WASHINGTON (CNNMoney) - Police cars may one day spot suspects before the officer behind the wheel does.
Coban Technologies, a Houston-based company that sells cameras to police departments, announced this week a new dashcam designed to use artificial intelligence to identify everything from people and vehicles to guns.
The dashcam's features are currently limited, but the underlying technology sets the table for law enforcement to use advanced technology to make better sense of video data.
Coban Technologies is following the Silicon Valley playbook of making its camera a platform. Third-party developers will be able to create specific capabilities for the camera, such as software that identifies weapons.
"There's no doubt there's value," Sgt. Daniel Gomez, who leads the Los Angeles Police Department's tactical technology section, told CNN Tech. "We want to be on that journey with them to understand where they're going to go, and what they're going to do."
His department is testing one of the dashcams as a way to better serve the community. For example, Gomez envisions the LAPD using the smart dashcam to perform tasks such as analyzing traffic stops so that officers can be better trained.
Gomez said the department might also incorporate facial recognition technology in the future, following a dialogue with the local community, over civil liberties concerns.
One hurdle is that a dashboard-mounted camera doesn't always have a direct view of a person's face, which is necessary to identify those of interest. Coban plans to develop facial recognition technology for the camera in the near future.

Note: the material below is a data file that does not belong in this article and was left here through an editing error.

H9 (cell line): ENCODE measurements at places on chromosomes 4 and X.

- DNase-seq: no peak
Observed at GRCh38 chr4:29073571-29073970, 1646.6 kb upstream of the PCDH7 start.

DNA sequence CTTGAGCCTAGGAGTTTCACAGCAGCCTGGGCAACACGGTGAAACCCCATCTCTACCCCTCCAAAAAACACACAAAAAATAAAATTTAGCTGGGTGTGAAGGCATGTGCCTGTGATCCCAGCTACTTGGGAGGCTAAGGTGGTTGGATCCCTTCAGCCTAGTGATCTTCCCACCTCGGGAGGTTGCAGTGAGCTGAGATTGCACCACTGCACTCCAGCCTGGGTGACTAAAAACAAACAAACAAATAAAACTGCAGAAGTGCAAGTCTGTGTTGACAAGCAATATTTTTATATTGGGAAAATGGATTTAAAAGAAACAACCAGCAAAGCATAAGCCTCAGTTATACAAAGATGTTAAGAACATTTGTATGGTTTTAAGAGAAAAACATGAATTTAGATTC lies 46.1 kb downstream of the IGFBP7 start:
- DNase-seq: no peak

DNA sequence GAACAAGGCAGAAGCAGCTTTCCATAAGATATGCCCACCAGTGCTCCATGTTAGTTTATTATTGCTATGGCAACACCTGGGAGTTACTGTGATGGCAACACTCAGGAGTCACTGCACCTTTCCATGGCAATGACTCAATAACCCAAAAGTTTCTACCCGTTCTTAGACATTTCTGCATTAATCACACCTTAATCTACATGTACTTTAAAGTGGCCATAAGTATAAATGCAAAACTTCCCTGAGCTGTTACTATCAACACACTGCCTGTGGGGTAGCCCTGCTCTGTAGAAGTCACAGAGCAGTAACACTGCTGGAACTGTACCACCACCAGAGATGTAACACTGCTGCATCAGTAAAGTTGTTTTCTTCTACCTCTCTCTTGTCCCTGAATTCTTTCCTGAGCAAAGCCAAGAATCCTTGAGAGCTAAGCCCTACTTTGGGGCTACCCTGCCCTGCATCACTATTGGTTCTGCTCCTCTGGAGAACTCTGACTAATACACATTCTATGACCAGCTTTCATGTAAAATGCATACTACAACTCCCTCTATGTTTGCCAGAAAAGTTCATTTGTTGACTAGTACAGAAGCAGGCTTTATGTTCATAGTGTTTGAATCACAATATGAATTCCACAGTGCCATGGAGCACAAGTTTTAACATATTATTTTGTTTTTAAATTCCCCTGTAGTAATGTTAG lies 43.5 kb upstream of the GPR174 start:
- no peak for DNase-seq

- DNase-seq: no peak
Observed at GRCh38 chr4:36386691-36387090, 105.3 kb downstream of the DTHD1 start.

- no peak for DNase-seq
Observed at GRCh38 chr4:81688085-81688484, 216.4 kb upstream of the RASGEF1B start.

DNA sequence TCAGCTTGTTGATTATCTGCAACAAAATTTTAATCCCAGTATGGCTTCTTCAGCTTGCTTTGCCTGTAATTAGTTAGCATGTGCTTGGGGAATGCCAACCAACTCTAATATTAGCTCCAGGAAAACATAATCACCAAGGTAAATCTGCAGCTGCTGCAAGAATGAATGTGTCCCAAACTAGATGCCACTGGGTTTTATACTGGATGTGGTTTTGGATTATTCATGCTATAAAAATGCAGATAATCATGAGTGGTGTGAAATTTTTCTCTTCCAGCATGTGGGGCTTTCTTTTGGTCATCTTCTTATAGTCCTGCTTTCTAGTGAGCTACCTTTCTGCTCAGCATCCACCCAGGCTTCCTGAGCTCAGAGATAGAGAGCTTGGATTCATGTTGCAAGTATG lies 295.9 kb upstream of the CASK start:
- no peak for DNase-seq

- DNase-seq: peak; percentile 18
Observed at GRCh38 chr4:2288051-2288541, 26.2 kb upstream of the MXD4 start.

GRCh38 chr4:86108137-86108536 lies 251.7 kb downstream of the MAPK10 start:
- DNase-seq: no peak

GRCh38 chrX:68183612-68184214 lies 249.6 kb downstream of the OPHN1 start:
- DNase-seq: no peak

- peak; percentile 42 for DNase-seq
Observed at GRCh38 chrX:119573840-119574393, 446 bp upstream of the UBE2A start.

Coban's technology is designed to work with up to six cameras, so police departments could choose to turn their vehicles into 360-degree cameras, making it easier to identify faces. Police vehicles today generally only have a single camera on the dashboard.
The tech also allows for immediate, automated analysis of videos. For example, Coban is testing a feature that alerts officers when someone approaches their vehicle.
The technology raises questions about privacy and the "big brother" nature of facial recognition technology. With a network of smart cameras, governments could potentially track the location of every citizen, even if they're not suspected of wrongdoing. Earlier this year, the U.S. Government Accountability Office issued a report critical of the FBI's use of facial recognition technology.
But police departments, including Los Angeles, are interested in how artificial intelligence can help cut down on crime. The LAPD has over 3.3 million videos filmed from in-car cameras, and 2.5 million videos from body cameras, according to Gomez. Once the department finishes rolling out body cameras, it will collect about 8,500 videos from them per day.
However, analyzing footage has historically been a lengthy process. Coban's technology would be instantaneous.
Coban Technologies CEO Doug Dickerson said there's a waiting list of departments around the country who want to test the new dashcam. Los Angeles is an early adopter of new technologies such as drones and big data.
The technology creates another way for police to automatically identify vehicles. Many use license-plate reading cameras today, but Coban's dashcam identifies vehicles even if a license plate can't be seen, allowing officers to focus on other tasks.
"There's no way there's enough human eyeballs and enough police officers to keep things safe on their own," said vice president Deepu Talla of tech company NVIDIA, a Coban dashcam partner. "With one billion cameras coming to smart cities by 2020, you would need three billion people to watch these cameras. That's not a tactical way to do this."